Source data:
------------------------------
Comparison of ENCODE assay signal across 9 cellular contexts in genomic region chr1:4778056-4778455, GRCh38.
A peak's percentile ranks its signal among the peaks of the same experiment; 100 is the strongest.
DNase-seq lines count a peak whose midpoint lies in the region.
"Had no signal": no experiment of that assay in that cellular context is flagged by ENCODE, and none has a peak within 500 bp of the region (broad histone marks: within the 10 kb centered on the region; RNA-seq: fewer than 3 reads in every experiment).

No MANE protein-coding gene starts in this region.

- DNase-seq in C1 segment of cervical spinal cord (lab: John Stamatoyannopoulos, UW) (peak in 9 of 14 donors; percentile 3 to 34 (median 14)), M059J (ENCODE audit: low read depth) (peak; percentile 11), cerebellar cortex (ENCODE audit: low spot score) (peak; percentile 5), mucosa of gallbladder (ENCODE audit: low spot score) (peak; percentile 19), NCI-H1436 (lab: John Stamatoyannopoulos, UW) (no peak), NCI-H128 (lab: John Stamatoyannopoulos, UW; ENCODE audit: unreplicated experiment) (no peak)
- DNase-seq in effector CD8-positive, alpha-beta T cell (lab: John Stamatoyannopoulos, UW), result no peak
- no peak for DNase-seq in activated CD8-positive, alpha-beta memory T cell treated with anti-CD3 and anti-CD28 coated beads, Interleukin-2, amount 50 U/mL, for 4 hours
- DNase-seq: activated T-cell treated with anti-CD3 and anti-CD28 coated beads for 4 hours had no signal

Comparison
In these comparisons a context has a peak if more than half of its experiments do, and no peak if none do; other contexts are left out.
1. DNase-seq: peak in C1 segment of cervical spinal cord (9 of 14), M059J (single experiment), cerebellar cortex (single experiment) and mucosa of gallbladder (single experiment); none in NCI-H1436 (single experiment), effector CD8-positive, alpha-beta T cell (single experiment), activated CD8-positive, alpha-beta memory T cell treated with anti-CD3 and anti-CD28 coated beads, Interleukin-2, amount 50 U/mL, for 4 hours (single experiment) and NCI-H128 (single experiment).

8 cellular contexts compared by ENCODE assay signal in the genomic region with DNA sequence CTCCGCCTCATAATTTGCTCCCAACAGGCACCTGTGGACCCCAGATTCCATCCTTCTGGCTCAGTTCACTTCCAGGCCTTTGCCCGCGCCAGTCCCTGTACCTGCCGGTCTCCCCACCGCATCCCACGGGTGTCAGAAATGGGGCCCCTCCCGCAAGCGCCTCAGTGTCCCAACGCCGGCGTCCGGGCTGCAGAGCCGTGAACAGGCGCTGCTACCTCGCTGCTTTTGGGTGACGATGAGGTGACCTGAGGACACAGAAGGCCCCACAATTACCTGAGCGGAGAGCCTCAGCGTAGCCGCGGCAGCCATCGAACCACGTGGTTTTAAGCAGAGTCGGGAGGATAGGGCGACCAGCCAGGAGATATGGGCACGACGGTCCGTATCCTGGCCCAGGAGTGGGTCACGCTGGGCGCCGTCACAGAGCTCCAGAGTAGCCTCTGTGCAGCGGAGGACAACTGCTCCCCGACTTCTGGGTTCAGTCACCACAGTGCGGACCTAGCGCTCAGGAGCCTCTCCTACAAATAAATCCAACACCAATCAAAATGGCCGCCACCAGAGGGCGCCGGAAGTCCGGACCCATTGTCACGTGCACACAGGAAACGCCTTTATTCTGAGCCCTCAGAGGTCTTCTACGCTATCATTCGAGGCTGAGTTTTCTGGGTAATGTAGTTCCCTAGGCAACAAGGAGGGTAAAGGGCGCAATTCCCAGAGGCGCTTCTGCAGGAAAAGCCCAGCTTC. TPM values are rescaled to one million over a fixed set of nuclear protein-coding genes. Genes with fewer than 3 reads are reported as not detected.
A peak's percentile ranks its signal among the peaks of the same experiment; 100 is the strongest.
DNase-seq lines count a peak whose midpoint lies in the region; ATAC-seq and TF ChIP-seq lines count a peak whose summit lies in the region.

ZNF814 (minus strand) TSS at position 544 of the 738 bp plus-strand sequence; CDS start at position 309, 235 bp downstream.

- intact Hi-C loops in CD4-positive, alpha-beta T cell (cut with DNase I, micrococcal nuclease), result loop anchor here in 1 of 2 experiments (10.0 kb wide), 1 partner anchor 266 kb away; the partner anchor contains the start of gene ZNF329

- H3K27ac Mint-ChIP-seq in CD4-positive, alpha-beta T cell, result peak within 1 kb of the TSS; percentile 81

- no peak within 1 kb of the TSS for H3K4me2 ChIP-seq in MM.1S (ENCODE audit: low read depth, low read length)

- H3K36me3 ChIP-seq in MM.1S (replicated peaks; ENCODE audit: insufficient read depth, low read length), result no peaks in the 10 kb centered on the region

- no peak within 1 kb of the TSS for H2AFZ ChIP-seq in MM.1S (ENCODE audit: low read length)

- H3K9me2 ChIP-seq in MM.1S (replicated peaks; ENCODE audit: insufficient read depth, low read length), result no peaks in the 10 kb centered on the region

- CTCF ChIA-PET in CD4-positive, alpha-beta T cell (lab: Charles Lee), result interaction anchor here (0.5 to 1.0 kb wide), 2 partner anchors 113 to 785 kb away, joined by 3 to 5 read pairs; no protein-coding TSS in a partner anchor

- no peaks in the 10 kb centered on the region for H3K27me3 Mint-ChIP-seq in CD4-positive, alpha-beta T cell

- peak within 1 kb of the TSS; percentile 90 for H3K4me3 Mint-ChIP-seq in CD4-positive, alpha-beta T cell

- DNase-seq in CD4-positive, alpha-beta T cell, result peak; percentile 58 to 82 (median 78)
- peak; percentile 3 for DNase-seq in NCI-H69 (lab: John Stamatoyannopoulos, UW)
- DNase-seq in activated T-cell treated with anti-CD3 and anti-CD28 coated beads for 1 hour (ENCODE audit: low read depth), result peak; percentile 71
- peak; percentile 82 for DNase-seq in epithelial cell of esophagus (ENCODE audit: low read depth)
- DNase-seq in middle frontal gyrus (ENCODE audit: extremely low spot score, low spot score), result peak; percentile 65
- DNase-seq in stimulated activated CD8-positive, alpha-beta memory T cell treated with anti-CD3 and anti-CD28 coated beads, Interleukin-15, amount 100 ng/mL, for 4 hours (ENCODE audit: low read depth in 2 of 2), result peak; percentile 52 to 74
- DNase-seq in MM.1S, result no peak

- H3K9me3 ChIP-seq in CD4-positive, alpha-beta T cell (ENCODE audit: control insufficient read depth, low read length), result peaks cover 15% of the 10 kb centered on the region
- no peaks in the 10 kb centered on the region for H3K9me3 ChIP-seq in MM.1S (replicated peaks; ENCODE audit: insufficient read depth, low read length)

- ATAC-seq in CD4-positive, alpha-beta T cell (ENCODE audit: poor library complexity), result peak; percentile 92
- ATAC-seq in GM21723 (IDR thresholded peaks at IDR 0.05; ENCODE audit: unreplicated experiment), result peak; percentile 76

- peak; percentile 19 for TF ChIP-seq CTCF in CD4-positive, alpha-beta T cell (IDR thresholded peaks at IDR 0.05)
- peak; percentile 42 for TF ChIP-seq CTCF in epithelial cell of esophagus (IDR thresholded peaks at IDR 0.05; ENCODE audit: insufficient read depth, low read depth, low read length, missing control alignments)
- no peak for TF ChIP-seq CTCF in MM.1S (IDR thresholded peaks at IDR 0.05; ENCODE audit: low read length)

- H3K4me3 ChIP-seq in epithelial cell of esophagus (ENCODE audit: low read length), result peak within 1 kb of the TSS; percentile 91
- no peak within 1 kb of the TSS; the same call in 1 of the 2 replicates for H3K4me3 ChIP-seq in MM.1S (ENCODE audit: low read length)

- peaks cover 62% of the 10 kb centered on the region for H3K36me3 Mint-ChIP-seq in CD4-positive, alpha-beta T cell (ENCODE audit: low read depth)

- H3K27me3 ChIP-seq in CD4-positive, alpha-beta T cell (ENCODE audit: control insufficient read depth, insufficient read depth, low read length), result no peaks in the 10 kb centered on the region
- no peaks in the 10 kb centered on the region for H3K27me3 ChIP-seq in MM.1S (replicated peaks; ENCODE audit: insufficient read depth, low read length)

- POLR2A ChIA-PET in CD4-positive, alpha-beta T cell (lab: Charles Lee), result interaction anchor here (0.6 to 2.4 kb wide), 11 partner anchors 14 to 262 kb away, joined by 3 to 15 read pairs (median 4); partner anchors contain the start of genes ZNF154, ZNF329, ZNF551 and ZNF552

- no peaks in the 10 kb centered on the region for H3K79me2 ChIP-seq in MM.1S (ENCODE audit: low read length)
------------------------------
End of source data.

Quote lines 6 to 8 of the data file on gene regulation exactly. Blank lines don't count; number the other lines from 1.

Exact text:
- DNase-seq in C1 segment of cervical spinal cord (lab: John Stamatoyannopoulos, UW) (peak in 9 of 14 donors; percentile 3 to 34 (median 14)), M059J (ENCODE audit: low read depth) (peak; percentile 11), cerebellar cortex (ENCODE audit: low spot score) (peak; percentile 5), mucosa of gallbladder (ENCODE audit: low spot score) (peak; percentile 19), NCI-H1436 (lab: John Stamatoyannopoulos, UW) (no peak), NCI-H128 (lab: John Stamatoyannopoulos, UW; ENCODE audit: unreplicated experiment) (no peak)
- DNase-seq in effector CD8-positive, alpha-beta T cell (lab: John Stamatoyannopoulos, UW), result no peak
- no peak for DNase-seq in activated CD8-positive, alpha-beta memory T cell treated with anti-CD3 and anti-CD28 coated beads, Interleukin-2, amount 50 U/mL, for 4 hours